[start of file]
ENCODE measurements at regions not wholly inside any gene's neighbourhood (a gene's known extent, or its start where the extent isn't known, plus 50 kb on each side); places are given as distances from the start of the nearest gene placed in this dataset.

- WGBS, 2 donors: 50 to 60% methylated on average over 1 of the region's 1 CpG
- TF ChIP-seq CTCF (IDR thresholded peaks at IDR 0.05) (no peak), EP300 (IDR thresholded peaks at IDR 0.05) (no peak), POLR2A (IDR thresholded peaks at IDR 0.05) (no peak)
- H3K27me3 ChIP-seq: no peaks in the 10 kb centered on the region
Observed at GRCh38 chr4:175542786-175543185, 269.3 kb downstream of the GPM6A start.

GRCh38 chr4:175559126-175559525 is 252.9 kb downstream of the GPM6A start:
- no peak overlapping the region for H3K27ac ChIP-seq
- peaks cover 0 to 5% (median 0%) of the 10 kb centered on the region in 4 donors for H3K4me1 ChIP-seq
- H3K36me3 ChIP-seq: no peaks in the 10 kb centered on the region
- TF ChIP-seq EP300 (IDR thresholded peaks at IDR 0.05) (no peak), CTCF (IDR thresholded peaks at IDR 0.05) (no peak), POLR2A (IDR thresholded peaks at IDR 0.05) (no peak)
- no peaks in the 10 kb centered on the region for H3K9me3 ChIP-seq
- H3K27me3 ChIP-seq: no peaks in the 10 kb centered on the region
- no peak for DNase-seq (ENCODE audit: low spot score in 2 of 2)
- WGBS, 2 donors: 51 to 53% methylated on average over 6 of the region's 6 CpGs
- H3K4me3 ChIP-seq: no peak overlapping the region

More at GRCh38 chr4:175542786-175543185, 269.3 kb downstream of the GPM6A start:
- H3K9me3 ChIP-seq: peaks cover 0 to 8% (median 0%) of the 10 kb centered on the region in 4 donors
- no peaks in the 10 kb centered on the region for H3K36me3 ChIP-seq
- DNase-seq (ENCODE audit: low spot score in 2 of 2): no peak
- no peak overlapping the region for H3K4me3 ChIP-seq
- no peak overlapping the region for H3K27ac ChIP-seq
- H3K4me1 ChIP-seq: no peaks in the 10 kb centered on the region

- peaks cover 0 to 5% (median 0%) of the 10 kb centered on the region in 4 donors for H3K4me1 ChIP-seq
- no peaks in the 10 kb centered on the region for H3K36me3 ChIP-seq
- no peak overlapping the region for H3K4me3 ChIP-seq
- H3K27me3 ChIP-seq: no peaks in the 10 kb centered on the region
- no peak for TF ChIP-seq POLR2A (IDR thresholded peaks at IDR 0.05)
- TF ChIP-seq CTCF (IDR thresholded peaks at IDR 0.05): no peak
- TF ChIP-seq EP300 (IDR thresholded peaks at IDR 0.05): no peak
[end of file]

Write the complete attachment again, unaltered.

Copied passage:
ENCODE measurements at regions not wholly inside any gene's neighbourhood (a gene's known extent, or its start where the extent isn't known, plus 50 kb on each side); places are given as distances from the start of the nearest gene placed in this dataset.

- WGBS, 2 donors: 50 to 60% methylated on average over 1 of the region's 1 CpG
- TF ChIP-seq CTCF (IDR thresholded peaks at IDR 0.05) (no peak), EP300 (IDR thresholded peaks at IDR 0.05) (no peak), POLR2A (IDR thresholded peaks at IDR 0.05) (no peak)
- H3K27me3 ChIP-seq: no peaks in the 10 kb centered on the region
Observed at GRCh38 chr4:175542786-175543185, 269.3 kb downstream of the GPM6A start.

GRCh38 chr4:175559126-175559525 is 252.9 kb downstream of the GPM6A start:
- no peak overlapping the region for H3K27ac ChIP-seq
- peaks cover 0 to 5% (median 0%) of the 10 kb centered on the region in 4 donors for H3K4me1 ChIP-seq
- H3K36me3 ChIP-seq: no peaks in the 10 kb centered on the region
- TF ChIP-seq EP300 (IDR thresholded peaks at IDR 0.05) (no peak), CTCF (IDR thresholded peaks at IDR 0.05) (no peak), POLR2A (IDR thresholded peaks at IDR 0.05) (no peak)
- no peaks in the 10 kb centered on the region for H3K9me3 ChIP-seq
- H3K27me3 ChIP-seq: no peaks in the 10 kb centered on the region
- no peak for DNase-seq (ENCODE audit: low spot score in 2 of 2)
- WGBS, 2 donors: 51 to 53% methylated on average over 6 of the region's 6 CpGs
- H3K4me3 ChIP-seq: no peak overlapping the region

More at GRCh38 chr4:175542786-175543185, 269.3 kb downstream of the GPM6A start:
- H3K9me3 ChIP-seq: peaks cover 0 to 8% (median 0%) of the 10 kb centered on the region in 4 donors
- no peaks in the 10 kb centered on the region for H3K36me3 ChIP-seq
- DNase-seq (ENCODE audit: low spot score in 2 of 2): no peak
- no peak overlapping the region for H3K4me3 ChIP-seq
- no peak overlapping the region for H3K27ac ChIP-seq
- H3K4me1 ChIP-seq: no peaks in the 10 kb centered on the region

- peaks cover 0 to 5% (median 0%) of the 10 kb centered on the region in 4 donors for H3K4me1 ChIP-seq
- no peaks in the 10 kb centered on the region for H3K36me3 ChIP-seq
- no peak overlapping the region for H3K4me3 ChIP-seq
- H3K27me3 ChIP-seq: no peaks in the 10 kb centered on the region
- no peak for TF ChIP-seq POLR2A (IDR thresholded peaks at IDR 0.05)
- TF ChIP-seq CTCF (IDR thresholded peaks at IDR 0.05): no peak
- TF ChIP-seq EP300 (IDR thresholded peaks at IDR 0.05): no peak